Anyway, after a rough summer on the plants, I’m anxious to see them in tiptop shape again. A huge part of my problem this summer was with my inconsistent watering practices. I typically bottom-water in community trays, and the plants are not always at the same level of dryness. Some will stay wetter longer or dry out quicker. Over-watering dry plants will rot them quicker than you can determine how to save them, and I did lose a few plants to rot this summer. Also, when the plants are dry, you should never fertilize them. Needless to say, my plants went a good portion of the summer without food. They are hungry!
This is why I don’t feel as though bottom-watering violets will give you the best results. I do it because it’s easier and quicker, and I’m generally conscientious enough to avoid problems. But if I had fewer plants or were growing specifically for show, I would wick water my violets. I think the even moisture and regular, hands-on care of each individual plant really will yield the best results.
<--- So, I decided to set up some of my plants on reservoirs again. I chose a few favorites that I want to see beautiful again, and I also chose some new ones that I’d like to evaluate. If I give plants on wicks my best care, I will know very quickly how well they will do and if they’re worth keeping in my collection.
I’ll try to keep you all updated on a few of my newer varieties. We’ll check in with them periodically and see how they’re doing. A brand new one for me is Celina Elegance by Hortense Pittman. I received a leaf from my friend Andrea almost a whole year ago! And I’m just now separating babies! Yes, that is really how behind I am this summer! It’s terrible, I know, but I really want to watch this one and see how it does. A couple other new ones for me are Imp’s Christmas Wrap and Tiptop. Tiptop is an older semi-mini, also by Hortense, but it’s showing great promise and really nice form. The Imp’s series by J. Jackson is relatively new, so I’m curious to see how this miniature plant will perform for me. So far, it’s looking a little big for a mini, but it shouldn’t take long now to see how it matures.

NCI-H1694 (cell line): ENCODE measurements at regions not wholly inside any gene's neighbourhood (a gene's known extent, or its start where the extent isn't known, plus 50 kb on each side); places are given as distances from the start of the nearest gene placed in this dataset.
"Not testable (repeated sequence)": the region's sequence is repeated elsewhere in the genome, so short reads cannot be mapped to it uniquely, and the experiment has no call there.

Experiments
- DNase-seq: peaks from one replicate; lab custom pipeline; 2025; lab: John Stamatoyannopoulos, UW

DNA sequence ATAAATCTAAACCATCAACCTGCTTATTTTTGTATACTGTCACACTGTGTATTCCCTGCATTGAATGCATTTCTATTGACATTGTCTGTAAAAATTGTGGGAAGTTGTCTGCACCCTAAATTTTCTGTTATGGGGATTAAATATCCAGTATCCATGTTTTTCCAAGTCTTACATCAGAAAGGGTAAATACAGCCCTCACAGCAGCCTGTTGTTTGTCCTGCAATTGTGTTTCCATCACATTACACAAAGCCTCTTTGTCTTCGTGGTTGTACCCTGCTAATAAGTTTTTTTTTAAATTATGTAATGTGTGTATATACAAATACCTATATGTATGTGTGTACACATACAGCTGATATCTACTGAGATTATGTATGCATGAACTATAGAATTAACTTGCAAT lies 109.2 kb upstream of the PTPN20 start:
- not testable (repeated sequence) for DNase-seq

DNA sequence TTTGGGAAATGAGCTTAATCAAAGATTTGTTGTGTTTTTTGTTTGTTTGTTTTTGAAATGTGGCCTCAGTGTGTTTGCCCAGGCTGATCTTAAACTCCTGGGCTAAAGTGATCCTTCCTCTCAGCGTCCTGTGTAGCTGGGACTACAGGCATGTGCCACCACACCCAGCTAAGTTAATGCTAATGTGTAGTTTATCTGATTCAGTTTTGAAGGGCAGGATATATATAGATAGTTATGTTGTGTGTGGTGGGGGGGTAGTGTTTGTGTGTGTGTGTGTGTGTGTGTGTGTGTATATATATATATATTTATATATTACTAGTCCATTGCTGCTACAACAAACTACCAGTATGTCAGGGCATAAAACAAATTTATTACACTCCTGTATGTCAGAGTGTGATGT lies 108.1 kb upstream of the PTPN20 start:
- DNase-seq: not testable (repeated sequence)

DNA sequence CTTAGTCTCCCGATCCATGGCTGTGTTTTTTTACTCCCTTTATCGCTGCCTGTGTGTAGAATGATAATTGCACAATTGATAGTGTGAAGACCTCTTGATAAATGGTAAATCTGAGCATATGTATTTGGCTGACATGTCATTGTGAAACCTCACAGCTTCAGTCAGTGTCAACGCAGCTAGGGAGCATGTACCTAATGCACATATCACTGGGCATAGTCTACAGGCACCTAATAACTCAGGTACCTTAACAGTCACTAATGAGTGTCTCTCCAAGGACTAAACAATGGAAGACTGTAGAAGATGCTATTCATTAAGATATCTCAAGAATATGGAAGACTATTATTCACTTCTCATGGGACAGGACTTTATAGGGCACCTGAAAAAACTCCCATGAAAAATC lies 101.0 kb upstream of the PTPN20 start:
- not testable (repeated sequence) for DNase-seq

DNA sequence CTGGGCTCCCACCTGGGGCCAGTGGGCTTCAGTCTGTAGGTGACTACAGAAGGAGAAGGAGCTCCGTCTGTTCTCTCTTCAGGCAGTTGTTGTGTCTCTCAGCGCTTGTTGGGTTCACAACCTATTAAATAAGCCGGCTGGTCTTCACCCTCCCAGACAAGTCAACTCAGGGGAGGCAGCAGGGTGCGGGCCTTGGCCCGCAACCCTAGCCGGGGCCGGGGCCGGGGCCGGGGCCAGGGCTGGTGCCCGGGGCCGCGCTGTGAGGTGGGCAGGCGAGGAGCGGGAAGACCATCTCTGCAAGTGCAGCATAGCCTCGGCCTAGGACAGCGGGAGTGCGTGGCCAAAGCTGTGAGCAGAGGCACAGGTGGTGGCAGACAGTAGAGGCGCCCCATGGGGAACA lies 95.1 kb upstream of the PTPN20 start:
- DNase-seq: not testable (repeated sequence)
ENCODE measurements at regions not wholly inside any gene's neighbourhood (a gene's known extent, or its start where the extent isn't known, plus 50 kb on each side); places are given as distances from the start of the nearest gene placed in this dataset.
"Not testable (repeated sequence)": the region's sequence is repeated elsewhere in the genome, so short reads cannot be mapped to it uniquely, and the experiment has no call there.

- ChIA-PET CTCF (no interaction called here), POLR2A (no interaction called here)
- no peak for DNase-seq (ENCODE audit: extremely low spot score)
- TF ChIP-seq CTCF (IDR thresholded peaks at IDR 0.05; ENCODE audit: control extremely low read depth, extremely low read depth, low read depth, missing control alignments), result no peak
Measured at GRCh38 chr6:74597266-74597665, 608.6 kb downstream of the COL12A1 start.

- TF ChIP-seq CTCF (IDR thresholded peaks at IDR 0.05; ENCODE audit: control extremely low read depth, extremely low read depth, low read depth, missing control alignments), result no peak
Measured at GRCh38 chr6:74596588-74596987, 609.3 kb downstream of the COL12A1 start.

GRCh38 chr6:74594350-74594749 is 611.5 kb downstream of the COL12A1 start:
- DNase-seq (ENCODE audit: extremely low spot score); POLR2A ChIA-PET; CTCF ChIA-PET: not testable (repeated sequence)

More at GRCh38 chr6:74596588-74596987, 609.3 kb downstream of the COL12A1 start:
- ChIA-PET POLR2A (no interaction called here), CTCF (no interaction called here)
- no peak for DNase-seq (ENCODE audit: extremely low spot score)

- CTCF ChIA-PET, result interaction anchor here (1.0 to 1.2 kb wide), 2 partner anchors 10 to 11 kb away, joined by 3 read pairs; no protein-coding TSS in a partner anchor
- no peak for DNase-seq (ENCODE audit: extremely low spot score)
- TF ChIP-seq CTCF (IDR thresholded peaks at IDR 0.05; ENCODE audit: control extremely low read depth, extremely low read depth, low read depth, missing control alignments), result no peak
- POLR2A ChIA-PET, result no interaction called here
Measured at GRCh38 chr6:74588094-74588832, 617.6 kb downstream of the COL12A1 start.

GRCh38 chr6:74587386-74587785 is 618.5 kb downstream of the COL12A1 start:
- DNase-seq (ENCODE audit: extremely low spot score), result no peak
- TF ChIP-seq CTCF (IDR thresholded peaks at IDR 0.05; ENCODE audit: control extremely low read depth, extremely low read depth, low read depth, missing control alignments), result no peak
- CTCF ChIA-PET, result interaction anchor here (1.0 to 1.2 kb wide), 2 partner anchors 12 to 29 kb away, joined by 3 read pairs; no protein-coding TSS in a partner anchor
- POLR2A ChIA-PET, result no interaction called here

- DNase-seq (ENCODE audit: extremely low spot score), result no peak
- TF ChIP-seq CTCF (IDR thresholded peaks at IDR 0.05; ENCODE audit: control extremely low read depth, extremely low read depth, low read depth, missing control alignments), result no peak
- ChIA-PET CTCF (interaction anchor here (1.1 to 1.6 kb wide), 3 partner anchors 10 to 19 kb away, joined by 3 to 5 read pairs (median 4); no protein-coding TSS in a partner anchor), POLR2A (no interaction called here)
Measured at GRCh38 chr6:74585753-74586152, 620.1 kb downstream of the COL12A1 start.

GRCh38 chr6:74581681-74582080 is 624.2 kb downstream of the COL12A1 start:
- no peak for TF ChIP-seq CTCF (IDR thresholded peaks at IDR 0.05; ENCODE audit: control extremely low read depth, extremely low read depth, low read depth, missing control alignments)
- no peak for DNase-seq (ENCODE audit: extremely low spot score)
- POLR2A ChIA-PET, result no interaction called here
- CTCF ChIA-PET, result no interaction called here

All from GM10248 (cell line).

Happy Fall, everyone! I hope the new cooler season is inspiring you to tidy up, repot and rejuvenate as well. Think of it as “spring cleaning” in the violet room! Until next time, good growing.
I think I missed a blog last month, but you’ll have to forgive me. I was gone for almost two weeks, because my father suffered a heart attack. Every little girl loves her daddy, so I didn’t think about it, I just went. A few orders were delayed, and I apologize for that. I’m so grateful to say that after a surgery, my dad is doing well and recovering. And even though the road may sometimes seem long, I’m grateful that we have a long road to look down now. :-) With all the upheaval in my life, I’m once again reminded that when things get tough, I often find myself in the plant room, without even meaning to be there. Our plants offer wonderful ways to recuperate, rejuvenate and feed our souls.
The leaves on the trees are changing, and the nights are getting chilly up here in Chicago. Soon, it’ll be too late for me to safely ship out leaves, and I prefer to take a break over the winter. A lot of great vendors out there will sell leaves in winter, but I use that time period to rejuvenate my plants and collection. I’m able to groom, repot, and give special care to the plants that I want to enjoy year round. It’s my time to reevaluate all the plants I grow and give them a real chance to show me what they can do. My space is prime real estate, so there has to be something to love about everything I grow. With all that in mind, I decided that I wanted to give back. I know people are checking out my site, some of you have placed some orders recently (for that, I thank you!) If you are interested in a free box of last minute leaves, I will send two boxes out next week on Tuesday, Oct. 9. Be the first two people to comment on this blog, and I’ll send you a free box. Just remember I can’t guarantee that all listed varieties are still available. These are my choice of varieties. But, hey – they’re free. Totally free, not even shipping. :-) All I ask is that you need to live in the lower 48 of the U.S. I don't do international shipping. ;-)
Happy Fall, Y’all
(Happy Birthday to my nephew Samuel. And Happy Anniversary to Pat and Kelley)